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Former Guardsmen Carry On Tradition

Top: Former Toronto Mayor Philip Givens inspects a guard of honour of the Canadian Guards at city hall after the regiment returned from Cyprus in 1965. Above: The Guards in a trooping of the colours ceremony on Parliament Hill.

They are mostly old soldiers now, but they are not about to fade away anytime soon. With flags waving and colours flying, some former members of the Regiment of Canadian Guards will again be on the march this summer in Ottawa and Petawawa for a 50th reunion and anniversary celebration.

It will be a nostalgic gathering for the old soldiers, many of whom spent the most of their military career in the relatively short active-service life of the regiment.

The Regiment of Canadian Guards was officially added to the Canadian Army Order of Battle Oct. 16, 1953, adding a sixth infantry regiment to the army forces. Less than 17 years later, in July of 1970, the last unit–the 2nd Battalion in Petawawa–of what had become “Canada’s Regiment” was reduced to nil strength and removed from the battle order.

“It was a political decision,” says John Barclay of Ottawa, a former member of the guards who joined the regiment in 1955 and left as a captain in 1964. “The government claimed it was in a cash crunch.” Two other infantry regiments besides the Guards have also bitten the dust, the Queen’s Own Rifles of Canada and the Black Watch (Royal Highland Regiment) of Canada but continue to exist as militia units. Three Regular Force infantry regiments remain–The Royal Canadian Regiment, The Royal 22nd Regiment known as the Van Doos and the Princess Patricia’s Canadian Light Infantry.

But although the Regular Force component of the regiment had been deleted, its traditions were carried on by the Regiment of Canadian Guards Association, a small group of about 100 soldiers of all ranks that formed in late 1969. “In conjunction with the militia regiments–the Canadian Grenadier Guards of Montreal and the Governor General’s Foot Guards in Ottawa–the association has kept the regimental family together over the past 34 years,” said Barclay. “For the last four years now the association has more than 500 dues-paying members on its roster.”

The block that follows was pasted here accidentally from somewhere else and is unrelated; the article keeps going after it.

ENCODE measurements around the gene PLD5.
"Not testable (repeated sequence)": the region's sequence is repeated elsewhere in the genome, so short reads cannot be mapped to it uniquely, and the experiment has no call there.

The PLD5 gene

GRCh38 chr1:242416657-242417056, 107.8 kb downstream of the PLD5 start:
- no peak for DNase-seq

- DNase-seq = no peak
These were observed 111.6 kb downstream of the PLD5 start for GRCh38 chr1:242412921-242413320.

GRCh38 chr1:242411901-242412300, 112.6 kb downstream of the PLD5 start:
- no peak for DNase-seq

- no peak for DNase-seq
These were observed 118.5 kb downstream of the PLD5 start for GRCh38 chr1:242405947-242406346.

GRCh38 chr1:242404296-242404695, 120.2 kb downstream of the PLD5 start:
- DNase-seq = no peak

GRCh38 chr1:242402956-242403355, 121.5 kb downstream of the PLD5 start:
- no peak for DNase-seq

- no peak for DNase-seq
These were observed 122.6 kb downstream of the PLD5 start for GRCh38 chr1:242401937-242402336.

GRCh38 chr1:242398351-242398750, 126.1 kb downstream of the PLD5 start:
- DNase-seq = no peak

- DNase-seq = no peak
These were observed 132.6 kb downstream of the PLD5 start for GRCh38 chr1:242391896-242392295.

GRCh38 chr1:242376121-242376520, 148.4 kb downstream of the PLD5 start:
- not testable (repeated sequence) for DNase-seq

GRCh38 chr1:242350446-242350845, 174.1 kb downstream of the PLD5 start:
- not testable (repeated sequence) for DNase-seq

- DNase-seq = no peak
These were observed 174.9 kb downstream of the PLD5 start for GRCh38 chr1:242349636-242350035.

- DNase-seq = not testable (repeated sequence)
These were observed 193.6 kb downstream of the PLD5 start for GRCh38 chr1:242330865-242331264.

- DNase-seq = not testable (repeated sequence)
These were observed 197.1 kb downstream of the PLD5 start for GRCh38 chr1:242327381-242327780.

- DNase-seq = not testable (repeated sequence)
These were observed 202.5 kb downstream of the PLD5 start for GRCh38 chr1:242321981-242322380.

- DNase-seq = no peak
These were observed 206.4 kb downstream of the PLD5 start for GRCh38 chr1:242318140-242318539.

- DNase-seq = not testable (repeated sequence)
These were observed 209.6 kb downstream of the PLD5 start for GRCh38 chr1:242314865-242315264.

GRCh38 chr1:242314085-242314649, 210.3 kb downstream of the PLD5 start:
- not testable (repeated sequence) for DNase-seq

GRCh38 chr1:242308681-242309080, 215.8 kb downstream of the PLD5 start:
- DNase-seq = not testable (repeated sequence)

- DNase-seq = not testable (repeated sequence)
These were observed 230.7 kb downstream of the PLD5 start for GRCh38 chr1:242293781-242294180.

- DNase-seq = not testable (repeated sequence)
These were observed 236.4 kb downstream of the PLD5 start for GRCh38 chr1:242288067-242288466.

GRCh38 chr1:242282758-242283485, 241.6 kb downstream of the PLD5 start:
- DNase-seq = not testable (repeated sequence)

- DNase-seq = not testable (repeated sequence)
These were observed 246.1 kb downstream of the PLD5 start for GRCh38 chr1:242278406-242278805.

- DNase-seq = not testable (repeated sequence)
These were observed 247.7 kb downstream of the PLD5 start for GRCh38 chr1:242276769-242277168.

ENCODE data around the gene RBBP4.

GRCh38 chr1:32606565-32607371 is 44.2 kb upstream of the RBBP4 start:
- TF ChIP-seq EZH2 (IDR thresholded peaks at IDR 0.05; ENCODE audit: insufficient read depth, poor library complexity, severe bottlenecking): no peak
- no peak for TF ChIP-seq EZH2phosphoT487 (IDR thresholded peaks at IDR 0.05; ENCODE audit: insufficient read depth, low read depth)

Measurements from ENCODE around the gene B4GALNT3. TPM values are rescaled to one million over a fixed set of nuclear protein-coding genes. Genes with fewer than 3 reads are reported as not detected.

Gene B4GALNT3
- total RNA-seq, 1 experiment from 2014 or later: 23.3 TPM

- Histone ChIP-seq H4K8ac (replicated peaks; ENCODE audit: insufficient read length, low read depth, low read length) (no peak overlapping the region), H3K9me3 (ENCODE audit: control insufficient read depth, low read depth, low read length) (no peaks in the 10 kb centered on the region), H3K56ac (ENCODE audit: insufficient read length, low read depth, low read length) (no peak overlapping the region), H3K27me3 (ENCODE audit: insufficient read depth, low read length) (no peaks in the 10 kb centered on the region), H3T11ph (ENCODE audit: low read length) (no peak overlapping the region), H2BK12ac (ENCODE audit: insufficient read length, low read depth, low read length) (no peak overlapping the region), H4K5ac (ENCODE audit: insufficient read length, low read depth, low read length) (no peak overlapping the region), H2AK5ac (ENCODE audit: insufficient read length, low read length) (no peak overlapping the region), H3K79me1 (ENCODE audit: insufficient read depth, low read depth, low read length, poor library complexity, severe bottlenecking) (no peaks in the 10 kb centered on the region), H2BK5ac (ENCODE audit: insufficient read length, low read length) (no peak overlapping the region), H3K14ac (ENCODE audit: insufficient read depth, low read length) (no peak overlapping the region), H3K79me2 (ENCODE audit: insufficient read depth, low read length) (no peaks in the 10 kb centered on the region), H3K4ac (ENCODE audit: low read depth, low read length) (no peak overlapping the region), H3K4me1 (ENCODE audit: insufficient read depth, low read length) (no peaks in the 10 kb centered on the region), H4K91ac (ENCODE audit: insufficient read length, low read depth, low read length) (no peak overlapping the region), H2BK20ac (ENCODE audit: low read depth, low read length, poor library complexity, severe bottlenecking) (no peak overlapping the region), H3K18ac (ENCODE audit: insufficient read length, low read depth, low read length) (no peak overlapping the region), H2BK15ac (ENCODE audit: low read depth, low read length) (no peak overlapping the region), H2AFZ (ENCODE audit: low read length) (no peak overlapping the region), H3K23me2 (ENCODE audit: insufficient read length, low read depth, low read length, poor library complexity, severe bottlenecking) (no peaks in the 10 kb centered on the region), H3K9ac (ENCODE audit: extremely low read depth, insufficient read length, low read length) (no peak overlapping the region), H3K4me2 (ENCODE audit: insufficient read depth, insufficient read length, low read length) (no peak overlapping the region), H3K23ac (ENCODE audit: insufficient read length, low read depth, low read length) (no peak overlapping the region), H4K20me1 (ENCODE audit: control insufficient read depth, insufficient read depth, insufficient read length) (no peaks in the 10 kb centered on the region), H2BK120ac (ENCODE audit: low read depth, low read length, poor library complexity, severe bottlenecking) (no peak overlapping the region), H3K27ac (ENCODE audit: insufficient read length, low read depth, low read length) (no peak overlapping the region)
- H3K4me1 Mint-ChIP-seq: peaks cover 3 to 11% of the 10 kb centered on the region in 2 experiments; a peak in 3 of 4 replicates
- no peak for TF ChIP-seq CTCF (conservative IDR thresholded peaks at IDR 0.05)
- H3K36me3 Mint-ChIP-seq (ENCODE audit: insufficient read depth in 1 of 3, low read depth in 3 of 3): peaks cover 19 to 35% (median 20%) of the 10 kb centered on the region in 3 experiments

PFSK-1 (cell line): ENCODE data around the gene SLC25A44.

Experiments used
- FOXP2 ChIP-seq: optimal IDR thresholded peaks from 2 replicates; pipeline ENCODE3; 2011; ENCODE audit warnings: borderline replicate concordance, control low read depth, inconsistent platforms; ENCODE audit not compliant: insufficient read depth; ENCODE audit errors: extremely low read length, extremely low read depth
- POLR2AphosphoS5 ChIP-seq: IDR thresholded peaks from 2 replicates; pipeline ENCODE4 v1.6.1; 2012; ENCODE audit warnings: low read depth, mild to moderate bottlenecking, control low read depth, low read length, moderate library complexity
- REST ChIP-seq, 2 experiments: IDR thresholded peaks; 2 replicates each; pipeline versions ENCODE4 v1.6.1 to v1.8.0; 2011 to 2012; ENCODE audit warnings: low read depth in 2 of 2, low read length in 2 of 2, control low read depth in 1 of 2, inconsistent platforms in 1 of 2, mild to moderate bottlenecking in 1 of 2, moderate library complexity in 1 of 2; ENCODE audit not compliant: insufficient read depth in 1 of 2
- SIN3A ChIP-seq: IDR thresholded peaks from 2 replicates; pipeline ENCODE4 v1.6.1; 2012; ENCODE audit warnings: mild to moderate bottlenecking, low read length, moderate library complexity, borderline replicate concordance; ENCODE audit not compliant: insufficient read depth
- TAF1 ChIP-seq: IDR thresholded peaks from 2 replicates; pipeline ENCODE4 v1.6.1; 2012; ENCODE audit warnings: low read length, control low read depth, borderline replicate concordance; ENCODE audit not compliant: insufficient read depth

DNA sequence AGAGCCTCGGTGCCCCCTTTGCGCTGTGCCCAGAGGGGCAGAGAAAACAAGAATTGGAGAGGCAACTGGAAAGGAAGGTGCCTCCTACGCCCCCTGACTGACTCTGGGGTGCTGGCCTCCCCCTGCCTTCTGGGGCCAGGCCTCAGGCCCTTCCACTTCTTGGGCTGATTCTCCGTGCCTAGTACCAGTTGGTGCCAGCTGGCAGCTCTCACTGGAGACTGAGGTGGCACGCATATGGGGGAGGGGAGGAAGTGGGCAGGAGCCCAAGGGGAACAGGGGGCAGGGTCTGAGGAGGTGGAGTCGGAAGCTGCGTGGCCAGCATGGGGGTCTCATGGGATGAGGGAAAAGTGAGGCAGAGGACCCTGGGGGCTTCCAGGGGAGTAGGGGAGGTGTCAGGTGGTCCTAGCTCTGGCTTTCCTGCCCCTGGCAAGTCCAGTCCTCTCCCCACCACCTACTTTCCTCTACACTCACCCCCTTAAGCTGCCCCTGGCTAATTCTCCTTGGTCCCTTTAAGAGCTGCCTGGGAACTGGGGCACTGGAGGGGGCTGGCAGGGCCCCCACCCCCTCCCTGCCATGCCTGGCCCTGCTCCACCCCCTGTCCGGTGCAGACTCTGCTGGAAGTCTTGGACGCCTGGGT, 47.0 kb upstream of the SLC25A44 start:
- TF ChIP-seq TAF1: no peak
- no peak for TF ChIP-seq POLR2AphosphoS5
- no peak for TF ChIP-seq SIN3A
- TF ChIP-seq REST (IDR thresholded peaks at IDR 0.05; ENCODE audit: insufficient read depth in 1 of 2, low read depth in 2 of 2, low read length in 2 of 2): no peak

Barclay said the regiment was originally raised to stand equal to the Scots Guards, Irish Guards and Welsh Guards in the so-called “British brigade of guards”, and it also gave the Canadian military an infantry regiment of guards it could call its own.

At the height of its strength, the regiment had four battalions, a depot and a regimental band. Two of the battalions, the 3rd in Valcartier, Que., and the 4th in Ipperwash, Ont., lasted only until the mid-50s before being reduced to nil strength and their soldiers dispersed into the 1st and 2nd battalions then stationed in Petawawa.

“Eventually about 9,000 trained at the Guards Depot, also in Petawawa,” said Barclay. The initial training staff at the depot took special training at the British Guards Depot in Pirbright, England. Bandsmen were recruited from other military bands, and from England and Holland.

The regiment initiated the Changing of the Guard ceremony on Parliament Hill in full dress, and performed the Trooping of the Colours ceremony for the Queen and successive governors general. The regiment also provided over the years a Guard of Honour for visiting heads of state, including U.S. President John F. Kennedy and Emperor Haile Selassie of Ethiopia.

The regiment also distinguished itself militarily with tours of peacekeeping duties in Cyprus and in North Atlantic Treaty Organization exercises in Germany, Norway, the Caribbean and in Canada. A highlight of a three-year tour in Germany was winning the Prix LeClerc, the premier small arms competition in NATO. It was the only Canadian unit ever to do so. The guards association has attempted to perpetuate that legacy by establishing a museum at Petawawa, publishing a history called A Regiment Worthy Of Its Hire and by organizing a series of reunions.

The reunion this summer for the regiment’s 50th anniversary will be held at two sites over three days, from July 25 to July 27. The first two days of events will be in Ottawa. The reunion moves to Petawawa on the third day and the highlight of the weekend’s activities will be the unveiling of a regimental memorial cairn on a small knoll in the middle of what was once the regiment’s home station.

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